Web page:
The rising number of coronavirus cases and individuals filing for unemployment benefits in the US will take a toll on the performance of the greenback. The figure for the most recent initial jobless claims report was 778,000. The number published on Wednesday, November 25, represents the second consecutive week of spike in the report with its prior data showing an increase of 748,000. In relation to this, the number of COVID-19 cases in the country on Tuesday, November 24, was 178,200. The latest reported daily cases were the fourth biggest single day increase in the United States report. These figures are expected to shrug off the positive Manufacturing and Services PMI numbers of 56.7 points and 57.7 points, respectively. However, the lack of positive figures in Turkey will also do no good for the lira. Hence, a continued increase in the USDTRY should be expected in the coming sessions.
The EURNZD investors should expect a continued sharp decline in the pair. This was due to the disappointing figures for EU reports and from its member states. Also, New Zealand just published several reports that might push investors away from the single currency. On Wednesday’s report., November 25, New Zealand announced an upbeat data. October’s exports were $4.78 billion, up from the previous month’s data of $4.01 billion. The report also grew faster than imports. The figure for Imports report was $5.29 billion against the $5.02 billion September report. As a result, the trade deficit recorded a lower figure at -$1.00 million compared to last month’s -$1.02 million. Furthermore, New Zealand joined the newly created and the largest trading bloc in the world, the RCEP (Regional Comprehensive Economic Partnership). The free trade area covers a third of the global economy and is comparatively higher than the EU trading bloc.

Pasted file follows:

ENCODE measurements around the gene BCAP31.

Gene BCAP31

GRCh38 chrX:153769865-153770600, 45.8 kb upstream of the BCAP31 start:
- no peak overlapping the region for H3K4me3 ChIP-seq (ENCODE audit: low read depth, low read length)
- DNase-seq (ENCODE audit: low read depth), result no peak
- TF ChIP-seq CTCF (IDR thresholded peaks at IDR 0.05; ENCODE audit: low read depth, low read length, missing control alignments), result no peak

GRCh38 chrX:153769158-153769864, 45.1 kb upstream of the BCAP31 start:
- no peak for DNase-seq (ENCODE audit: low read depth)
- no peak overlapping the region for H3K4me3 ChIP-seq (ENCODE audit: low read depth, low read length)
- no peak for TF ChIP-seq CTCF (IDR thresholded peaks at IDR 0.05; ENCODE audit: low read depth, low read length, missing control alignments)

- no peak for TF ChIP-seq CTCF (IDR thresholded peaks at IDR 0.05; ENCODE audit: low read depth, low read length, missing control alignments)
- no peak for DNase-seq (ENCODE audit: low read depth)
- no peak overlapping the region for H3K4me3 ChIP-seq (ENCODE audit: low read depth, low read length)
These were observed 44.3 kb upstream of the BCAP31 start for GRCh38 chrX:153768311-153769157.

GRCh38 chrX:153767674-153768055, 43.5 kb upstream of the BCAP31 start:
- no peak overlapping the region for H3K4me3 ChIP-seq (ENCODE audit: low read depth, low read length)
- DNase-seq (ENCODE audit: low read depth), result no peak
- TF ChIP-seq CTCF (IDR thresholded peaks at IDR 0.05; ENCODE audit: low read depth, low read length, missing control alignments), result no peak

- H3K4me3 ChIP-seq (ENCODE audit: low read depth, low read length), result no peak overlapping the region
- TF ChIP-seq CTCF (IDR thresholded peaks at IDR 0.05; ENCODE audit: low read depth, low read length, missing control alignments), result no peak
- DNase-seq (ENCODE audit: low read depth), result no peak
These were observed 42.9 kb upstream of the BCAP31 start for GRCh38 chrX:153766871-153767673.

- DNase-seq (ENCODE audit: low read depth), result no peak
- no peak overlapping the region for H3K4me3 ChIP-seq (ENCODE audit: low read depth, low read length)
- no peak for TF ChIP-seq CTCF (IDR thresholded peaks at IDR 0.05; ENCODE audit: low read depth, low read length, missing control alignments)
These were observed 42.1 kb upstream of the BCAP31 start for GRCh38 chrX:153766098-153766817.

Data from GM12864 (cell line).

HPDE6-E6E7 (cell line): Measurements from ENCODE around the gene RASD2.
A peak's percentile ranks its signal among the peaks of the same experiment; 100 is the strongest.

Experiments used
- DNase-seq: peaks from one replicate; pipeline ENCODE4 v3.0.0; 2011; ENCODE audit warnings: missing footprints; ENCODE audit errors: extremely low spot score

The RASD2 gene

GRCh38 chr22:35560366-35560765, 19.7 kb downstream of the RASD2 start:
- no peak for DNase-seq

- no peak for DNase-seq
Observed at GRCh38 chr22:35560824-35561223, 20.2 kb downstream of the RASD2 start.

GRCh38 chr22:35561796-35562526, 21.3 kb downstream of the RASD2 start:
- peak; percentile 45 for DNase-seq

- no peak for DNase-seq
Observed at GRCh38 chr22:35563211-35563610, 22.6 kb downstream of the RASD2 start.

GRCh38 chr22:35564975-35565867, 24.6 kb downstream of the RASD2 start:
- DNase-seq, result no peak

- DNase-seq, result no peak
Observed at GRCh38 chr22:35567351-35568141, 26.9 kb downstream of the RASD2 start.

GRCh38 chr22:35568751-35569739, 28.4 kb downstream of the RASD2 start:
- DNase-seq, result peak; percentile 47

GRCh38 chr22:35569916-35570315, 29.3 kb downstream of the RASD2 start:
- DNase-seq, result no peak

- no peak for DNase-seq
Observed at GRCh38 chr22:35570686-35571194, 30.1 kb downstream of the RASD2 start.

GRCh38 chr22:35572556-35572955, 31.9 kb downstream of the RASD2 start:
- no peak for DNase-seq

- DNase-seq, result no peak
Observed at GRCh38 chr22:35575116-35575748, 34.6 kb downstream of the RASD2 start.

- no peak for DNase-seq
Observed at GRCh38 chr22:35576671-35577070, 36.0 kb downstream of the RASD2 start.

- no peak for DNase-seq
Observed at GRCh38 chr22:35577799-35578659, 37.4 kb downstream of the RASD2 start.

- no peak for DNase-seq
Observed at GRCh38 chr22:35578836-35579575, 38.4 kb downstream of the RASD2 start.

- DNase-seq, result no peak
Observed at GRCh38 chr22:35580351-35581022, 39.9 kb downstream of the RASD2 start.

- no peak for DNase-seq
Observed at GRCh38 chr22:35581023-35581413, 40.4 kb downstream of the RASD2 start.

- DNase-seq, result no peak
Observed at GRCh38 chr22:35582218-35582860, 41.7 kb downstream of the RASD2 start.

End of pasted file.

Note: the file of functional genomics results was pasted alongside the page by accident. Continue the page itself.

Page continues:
Despite Australia beginning to see some improvements over its economy in the recent reports, it still lags behind New Zealand. NZ’s strict border rules have led to success by the government in containing the virus. Thus, the country was able to bounce back quickly from its low. Also, New Zealand’s economic activity will reach its pre-corona virus level faster when compared to other economies. On Wednesday, November 25, Australia’s building capital expenditures declined by -3.7%, which is comparatively lower compared to the previous month’s result of -4.4%. The same is true for plant/machinery capital expenditure which saw a massive improvement from -7.6% to -2.2%. Meanwhile, private new capital expenditures plummeted by -3.0% from -7.1%. Although New Zealand currently leads the race to recovery, investors should still keep an eye on Australia whose economy is expected to highly benefit from the RCEP.
The federal government of Brazil saw its tax revenue increase by 28.46%, from $119.80 billion to $153.90 billion. The increased liquidity is expected to provide the government more means to stimulate Brazil’s economy. On the other hand, the disappointing Manufacturing and Services PMI reports from the EU and its member states will only make the decline of the EURBRL steeper. France, which was ranked as the fourth country with the higher number of coronavirus cases at 2.17 million, saw the biggest impact of COVID-19 on its most recent report. The manufacturing sector declined to 49.1 points while the services sector decreased to 38.0 points. The reports with below 50-points figures means that it is contracting. Among the nine (9) reports on Monday only EU and Germany Manufacturing PMI and Germany Composite PMI have above 50 points results.